MMH is always hazardous but the level of hazard depends on what you are handling, what the task is, and what the conditions are at the workplace or work site.
For example, the material or load that you are handling may be:
- Too heavy for the task that you are doing.
- Located too high or low for a safe lift.
- Too big or may have a shape that makes it hard to handle.
- Wet, slippery, or have sharp edges that makes it hard to grasp.
- Unstable or can shift its centre of gravity because it contains material that can flow (e.g., water, sand, a partially filled drum, or concrete in a wheelbarrow, or many objects within a container that are unbalanced or can shift).
- Too big to let you see where you are putting your feet.
The task can make MMH hazardous if a worker:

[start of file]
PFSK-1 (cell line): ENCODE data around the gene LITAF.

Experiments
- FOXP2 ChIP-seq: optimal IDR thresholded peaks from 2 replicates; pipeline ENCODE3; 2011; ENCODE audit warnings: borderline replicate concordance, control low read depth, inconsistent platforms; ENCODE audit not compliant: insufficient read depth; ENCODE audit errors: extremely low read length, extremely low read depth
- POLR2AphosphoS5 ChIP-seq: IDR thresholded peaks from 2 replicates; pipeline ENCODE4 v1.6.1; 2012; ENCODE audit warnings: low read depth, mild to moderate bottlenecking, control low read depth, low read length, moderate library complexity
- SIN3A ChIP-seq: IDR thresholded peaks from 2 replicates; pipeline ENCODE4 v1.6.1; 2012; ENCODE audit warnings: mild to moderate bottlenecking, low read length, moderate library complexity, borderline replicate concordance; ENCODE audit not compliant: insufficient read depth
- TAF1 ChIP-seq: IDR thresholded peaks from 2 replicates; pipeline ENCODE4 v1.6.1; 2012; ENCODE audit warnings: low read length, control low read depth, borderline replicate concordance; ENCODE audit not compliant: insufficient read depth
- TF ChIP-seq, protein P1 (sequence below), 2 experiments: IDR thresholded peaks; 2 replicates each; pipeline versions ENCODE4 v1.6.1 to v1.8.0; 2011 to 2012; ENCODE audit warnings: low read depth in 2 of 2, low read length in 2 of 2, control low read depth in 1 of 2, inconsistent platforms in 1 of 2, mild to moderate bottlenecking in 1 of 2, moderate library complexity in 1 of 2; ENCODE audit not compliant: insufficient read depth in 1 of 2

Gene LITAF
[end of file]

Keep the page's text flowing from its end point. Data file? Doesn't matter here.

- Uses poor lifting techniques (lifting too fast, too often or too long; lifting with back bent or while twisting or reaching too far; lifting while sitting or kneeling, etc.).
- Has to move material over long distances.
- Lifts or handles more than they can control safely.
- Does not take appropriate rest breaks; insufficient recovery time.
- Has a combination of handling tasks (e.g. lifting, carrying and lowering).
- Wears clothing that restricts movement or reduces grip strength.
The conditions where you are working can also contribute to hazards of MMH and result in injuries, for example:
- Walking surfaces that are uneven, sloping, wet, icy, slippery, unsteady, etc.
- Differences in floor levels or walking surfaces.
- Poor housekeeping that causes slip, trip and fall hazards.
- Inadequate lighting.
- Cold or very hot and humid working conditions.
- Strong wind or gusty conditions.
- Working at high pace.
- Movement is restricted because of clothing or personal protective equipment.
- Space is small or posture is constrained or both.